This is a submission in our monthly contest. October’s theme is Determination. Enter your own here!

I used to have a recurring, panic-inducing dream about an underground parking garage. The garage lies beneath the children’s hospital where my son receives ongoing treatment of his heart defects and other serious medical conditions.

Picture incredibly narrow parking spots with load-bearing columns scattered about everywhere, creating an obstacle course that even the most compact of vehicles must navigate carefully. Scuff marks with glimmers of auto body paint litter the sides of every single one of those load-bearing columns: a reminder that many who have gone before me have failed to make it out unscathed.

I’m a horrible parker, hence the nightmares.

Thanks to my poor depth perception, visuospatial tasks have never been my forte. I’ve hit more than a few stationary objects in my nearly 15-year-long driving career.

Throw in the previously unfathomable level of sleep deprivation that accompanies the job of parenting a medically complex child (which exacerbates my depth perception problems), and I stand no chance against this parking garage.

For the first several visits, I have my husband park the car, or I give up and drop it off out front with the valets. But this arrangement eventually becomes unfeasible. Sometimes my husband and I need to arrive separately, and the valet booth has limited hours.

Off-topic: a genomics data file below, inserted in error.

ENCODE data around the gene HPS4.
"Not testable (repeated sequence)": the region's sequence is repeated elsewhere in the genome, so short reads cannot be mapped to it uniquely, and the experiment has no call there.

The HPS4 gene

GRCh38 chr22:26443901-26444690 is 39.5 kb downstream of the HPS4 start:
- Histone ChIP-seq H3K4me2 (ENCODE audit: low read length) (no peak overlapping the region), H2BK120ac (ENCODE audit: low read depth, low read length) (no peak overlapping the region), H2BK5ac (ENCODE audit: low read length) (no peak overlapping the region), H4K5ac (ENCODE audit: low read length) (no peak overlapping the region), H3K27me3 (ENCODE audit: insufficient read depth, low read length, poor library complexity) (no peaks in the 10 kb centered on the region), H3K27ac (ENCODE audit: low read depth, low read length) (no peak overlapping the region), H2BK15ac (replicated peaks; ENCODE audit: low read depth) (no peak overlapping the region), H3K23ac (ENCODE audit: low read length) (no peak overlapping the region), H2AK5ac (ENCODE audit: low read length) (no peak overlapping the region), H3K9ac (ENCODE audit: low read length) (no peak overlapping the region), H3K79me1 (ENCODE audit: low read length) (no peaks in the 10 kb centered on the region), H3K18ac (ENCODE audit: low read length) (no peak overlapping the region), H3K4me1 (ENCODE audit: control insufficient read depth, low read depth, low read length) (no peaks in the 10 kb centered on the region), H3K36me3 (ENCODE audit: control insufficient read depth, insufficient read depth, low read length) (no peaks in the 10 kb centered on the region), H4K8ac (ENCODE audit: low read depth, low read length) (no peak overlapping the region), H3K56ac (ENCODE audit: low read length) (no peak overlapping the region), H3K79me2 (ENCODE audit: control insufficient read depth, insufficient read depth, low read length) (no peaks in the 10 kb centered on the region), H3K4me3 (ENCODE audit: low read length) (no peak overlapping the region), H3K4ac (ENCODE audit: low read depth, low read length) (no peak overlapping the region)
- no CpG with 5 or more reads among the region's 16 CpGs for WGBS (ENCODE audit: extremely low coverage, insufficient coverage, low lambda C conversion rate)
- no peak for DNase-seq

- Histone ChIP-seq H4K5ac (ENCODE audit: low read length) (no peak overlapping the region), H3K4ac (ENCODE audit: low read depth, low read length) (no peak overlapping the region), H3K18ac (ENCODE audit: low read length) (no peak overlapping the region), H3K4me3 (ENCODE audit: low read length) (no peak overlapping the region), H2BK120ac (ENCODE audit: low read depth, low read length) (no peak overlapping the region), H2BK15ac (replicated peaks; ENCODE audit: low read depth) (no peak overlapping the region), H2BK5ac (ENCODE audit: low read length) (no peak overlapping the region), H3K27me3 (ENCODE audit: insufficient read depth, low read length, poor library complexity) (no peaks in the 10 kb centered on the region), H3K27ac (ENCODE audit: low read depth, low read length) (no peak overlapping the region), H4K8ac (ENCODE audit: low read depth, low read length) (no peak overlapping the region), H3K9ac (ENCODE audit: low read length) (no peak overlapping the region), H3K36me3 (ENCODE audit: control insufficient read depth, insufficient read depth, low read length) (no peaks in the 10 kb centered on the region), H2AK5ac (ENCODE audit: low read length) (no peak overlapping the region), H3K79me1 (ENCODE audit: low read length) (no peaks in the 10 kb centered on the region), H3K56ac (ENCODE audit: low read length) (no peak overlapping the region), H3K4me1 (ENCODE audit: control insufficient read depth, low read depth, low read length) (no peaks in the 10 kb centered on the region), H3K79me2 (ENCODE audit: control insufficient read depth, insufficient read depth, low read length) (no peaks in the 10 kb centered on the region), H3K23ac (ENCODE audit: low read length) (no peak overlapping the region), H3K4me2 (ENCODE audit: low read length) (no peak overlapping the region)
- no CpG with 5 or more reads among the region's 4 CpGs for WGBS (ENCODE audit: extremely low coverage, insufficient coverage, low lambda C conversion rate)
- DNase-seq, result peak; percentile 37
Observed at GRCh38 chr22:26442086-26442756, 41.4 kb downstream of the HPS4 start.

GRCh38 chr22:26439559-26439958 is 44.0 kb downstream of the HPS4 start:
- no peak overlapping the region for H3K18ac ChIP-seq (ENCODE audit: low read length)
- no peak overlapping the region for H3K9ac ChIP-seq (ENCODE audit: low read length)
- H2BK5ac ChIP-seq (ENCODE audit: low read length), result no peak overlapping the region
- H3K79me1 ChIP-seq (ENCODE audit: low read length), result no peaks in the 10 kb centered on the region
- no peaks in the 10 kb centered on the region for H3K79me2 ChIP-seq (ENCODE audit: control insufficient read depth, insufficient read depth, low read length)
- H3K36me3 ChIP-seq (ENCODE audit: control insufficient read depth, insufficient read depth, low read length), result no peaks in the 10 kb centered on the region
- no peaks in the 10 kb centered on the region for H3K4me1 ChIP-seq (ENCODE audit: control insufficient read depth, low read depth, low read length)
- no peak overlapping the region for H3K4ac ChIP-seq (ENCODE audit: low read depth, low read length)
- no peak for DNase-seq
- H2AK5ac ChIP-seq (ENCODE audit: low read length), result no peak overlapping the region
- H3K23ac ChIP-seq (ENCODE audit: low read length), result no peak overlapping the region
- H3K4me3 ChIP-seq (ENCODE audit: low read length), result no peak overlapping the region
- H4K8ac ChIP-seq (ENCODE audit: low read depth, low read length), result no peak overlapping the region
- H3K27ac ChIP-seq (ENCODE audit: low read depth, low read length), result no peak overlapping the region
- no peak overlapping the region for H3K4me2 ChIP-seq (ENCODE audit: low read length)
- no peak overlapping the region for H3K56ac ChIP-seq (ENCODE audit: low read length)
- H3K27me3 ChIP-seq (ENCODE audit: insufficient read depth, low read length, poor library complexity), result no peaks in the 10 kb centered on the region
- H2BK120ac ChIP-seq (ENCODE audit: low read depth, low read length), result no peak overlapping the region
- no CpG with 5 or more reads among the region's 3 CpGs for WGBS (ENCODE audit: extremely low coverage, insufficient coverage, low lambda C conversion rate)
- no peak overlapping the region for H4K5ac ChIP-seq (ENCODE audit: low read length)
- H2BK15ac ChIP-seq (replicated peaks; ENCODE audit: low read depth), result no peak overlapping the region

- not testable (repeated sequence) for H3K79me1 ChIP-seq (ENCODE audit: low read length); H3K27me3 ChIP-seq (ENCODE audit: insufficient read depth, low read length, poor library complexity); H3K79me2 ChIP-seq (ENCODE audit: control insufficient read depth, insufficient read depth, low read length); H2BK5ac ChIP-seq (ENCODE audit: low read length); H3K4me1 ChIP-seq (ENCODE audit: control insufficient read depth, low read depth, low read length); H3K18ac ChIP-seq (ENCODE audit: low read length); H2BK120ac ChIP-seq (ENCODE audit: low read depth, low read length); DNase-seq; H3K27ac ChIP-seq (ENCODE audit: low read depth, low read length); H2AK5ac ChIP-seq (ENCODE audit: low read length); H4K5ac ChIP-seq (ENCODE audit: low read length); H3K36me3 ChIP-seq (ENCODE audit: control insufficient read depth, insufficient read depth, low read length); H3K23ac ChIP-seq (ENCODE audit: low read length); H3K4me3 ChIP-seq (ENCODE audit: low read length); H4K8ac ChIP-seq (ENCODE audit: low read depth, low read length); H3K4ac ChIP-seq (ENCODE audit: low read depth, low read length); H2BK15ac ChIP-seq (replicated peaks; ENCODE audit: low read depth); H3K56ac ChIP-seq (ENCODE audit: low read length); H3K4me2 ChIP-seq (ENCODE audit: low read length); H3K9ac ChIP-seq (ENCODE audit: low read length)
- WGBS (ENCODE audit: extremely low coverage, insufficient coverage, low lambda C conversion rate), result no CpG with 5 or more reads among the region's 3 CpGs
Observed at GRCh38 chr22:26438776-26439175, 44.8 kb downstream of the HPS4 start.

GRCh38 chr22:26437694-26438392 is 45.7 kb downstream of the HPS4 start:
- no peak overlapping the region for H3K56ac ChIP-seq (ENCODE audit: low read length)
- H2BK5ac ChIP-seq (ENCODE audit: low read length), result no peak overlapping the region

I realize I’m going to have to learn how to park the car in that hellish garage so that I can always be there with my son while he’s in the hospital. There’s just no way around it anymore.

I take the scholarly approach, as I tend to do. I make diagrams of the precise angles necessary to maneuver my way into one of the spots without scraping a column or a neighboring car. I visualize the garage and imagine myself parking. I even ask my husband for pointers, but he’s not much help since he’s been graced with a natural gift for this sort of thing: “I dunno, I just turn the steering wheel and park the car?”

After all that preparation, I get a chance to put it into practice at the next scheduled appointment I must take our son to by myself. I meditate on (that’s my code for “obsess over”) the task at hand the whole drive to the hospital, and I briefly contemplate saying, “Screw it, I’ll just do valet parking” before turning into the garage.

I choose my target. I take a hard pass on the spot between two huge SUVs that are barely within the lines and decide on one with well-behaved neighbors instead.

Much of the elegance of my diagram was missing in this real-life attempt, but I managed to get my car in the spot. Never mind that I’ve wedged myself into a position that will require a nine-point turn to exit. That’s a problem for “Future Me,” and it’s beside the point.

When your child is born with a heart that’s broken beyond full repair, you learn what you can and cannot control. I can’t control whether the cardiac surgeon I’ve handed my son over to will return him in a better condition than he was in before – or if I’ll even get him back at all.

I can’t control the fact that I’ll probably outlive my child.

But I can learn how to park the damn car. I can conquer that fear and make that nightmare go away. I can let go of all the anxieties that used to plague me, the worries about issues that seem so trivial in retrospect.

Now I know that if the worst-case scenario in a situation is a scraped fender or having to file an insurance claim, that’s not something worth worrying about. Those are problems we can solve if the worst should happen.

It’s the unsolvable, uncontrollable, life-threatening types of problems that are the real stuff of nightmares, anyway.